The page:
Need to turn off private browsing in Safari? Just close all your private windows, and that’s it.
If you’re still using Internet Explorer, you should really upgrade to Microsoft’s new browser Edge. Since IE is no longer updated with security fixes, it may contain software vulnerabilities that hackers can exploit. Stay protected by updating to Edge or changing your default Windows browser.
That said, Internet Explorer’s private browsing functionality is called InPrivate browsing, and you can open it by clicking the cog icon in the right corner. Then, select Safety and InPrivate browsing. The keyboard shortcut CTRL + Shift + P will get the job done fast.
Microsoft Edge also calls its private browsing feature InPrivate browsing. Use the keyboard shortcut CTRL + Shift + P to open an InPrivate window in Edge. Or, you can click the three dots in the upper-right corner and select New InPrivate window.
When you’ve gone incognito in Edge, you’ll see “InPrivate” in a blue band around your avatar in the upper-right corner of your browser window.
To go beyond incognito mode and level up your security, consider a privacy-focused browser like Avast Secure Browser. In addition to ad blocking, anti-tracking, and all its other privacy protections, Avast Secure Browser has a private mode, too. Here’s how to use it:
Download and install Avast Secure Browser.
Click the three dots in the upper-right corner and select New Stealth Mode Window.
Or, use a keyboard shortcut. For Windows: CTRL + Shift + N. For Mac: Command + Shift + N.
Now you’re in Stealth Mode!
While private browsing hides your searches and browsing activity from other people who use your computer, it’s not really private. Private browsing does not hide your internet activity from advertisers, your ISP, the government, hackers, or anyone else. And it does not prevent web tracking.
Some browsers can block tracking cookies while in incognito mode, but they can’t block more advanced tracking techniques like browser fingerprinting, which can identify you online with near-perfect accuracy. Private browsing also does not hide your IP address, which is another way you can be identified online.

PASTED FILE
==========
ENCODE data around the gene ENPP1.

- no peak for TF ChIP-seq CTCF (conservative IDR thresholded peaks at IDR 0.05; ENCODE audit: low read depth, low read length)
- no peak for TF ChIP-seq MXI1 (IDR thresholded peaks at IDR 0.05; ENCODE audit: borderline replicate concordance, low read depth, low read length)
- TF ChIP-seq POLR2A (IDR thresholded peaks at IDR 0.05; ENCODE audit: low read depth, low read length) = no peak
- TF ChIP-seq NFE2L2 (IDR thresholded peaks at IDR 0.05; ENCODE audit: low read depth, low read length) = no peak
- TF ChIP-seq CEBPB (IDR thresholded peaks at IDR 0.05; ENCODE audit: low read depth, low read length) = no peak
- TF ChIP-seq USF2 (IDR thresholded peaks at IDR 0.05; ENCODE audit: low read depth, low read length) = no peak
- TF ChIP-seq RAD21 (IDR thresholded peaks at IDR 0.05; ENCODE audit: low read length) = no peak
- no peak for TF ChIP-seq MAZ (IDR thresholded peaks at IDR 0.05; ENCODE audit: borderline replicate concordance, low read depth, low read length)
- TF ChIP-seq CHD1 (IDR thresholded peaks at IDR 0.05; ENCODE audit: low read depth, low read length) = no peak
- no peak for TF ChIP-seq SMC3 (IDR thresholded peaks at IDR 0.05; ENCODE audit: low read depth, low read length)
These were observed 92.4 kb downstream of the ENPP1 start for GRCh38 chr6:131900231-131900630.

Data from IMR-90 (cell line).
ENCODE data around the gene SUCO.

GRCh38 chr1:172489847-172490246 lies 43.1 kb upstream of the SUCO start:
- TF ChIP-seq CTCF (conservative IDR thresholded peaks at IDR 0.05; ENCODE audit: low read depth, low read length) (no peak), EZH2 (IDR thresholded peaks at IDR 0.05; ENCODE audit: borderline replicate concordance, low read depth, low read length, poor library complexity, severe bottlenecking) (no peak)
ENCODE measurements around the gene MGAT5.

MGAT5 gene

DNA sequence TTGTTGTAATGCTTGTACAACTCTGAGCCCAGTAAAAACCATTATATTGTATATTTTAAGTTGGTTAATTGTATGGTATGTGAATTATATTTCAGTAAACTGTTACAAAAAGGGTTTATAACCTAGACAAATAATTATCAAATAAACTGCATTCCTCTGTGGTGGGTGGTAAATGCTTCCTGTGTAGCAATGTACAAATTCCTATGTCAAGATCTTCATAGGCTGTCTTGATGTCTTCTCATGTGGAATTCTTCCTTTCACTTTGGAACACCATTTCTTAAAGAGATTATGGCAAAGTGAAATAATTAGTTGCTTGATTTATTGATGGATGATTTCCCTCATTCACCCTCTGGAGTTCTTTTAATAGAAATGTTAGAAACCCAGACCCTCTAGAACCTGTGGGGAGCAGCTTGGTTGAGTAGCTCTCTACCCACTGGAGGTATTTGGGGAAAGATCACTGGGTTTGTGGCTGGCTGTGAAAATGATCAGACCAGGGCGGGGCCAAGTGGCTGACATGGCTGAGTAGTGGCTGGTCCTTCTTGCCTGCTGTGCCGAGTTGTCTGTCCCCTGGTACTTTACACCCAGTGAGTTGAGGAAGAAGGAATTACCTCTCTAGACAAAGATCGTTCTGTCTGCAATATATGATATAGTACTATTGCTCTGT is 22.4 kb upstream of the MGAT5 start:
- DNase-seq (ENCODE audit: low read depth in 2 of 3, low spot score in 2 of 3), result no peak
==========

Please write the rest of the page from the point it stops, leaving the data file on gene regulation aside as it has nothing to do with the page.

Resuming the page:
If you’re wondering how to see what someone else has done during their private browsing session (or even what you did), the answer is simple — you can’t. That’s what private browsing is for! If you’re that curious to know what your partner got you for the holidays, you’ll just have to wait.
But if you’re a parent trying to see if your child has been checking out inappropriate content online, you do have some options. You won’t be able to unearth their past private browsing sessions, but you can introduce content filters. A parental control app can help you block explicit content, set screen time limits, and even pause internet access with the tap of a button.
As we now know, private browsing doesn’t really offer true online privacy. But that doesn’t mean you're out of luck — there are still options to protect your personal information and stay hidden online.
One of the easiest ways is to use a browser built specifically for privacy and security. Avast Secure Browser offers advanced anti-tracking protection, anti-fingerprinting technology, and a whole suite of additional privacy and security features.
Block ads and web trackers, keep your most sensitive information secure with Bank Mode, and enjoy faster browsing. Download Avast Secure Browser today and take your online privacy and security to the next level.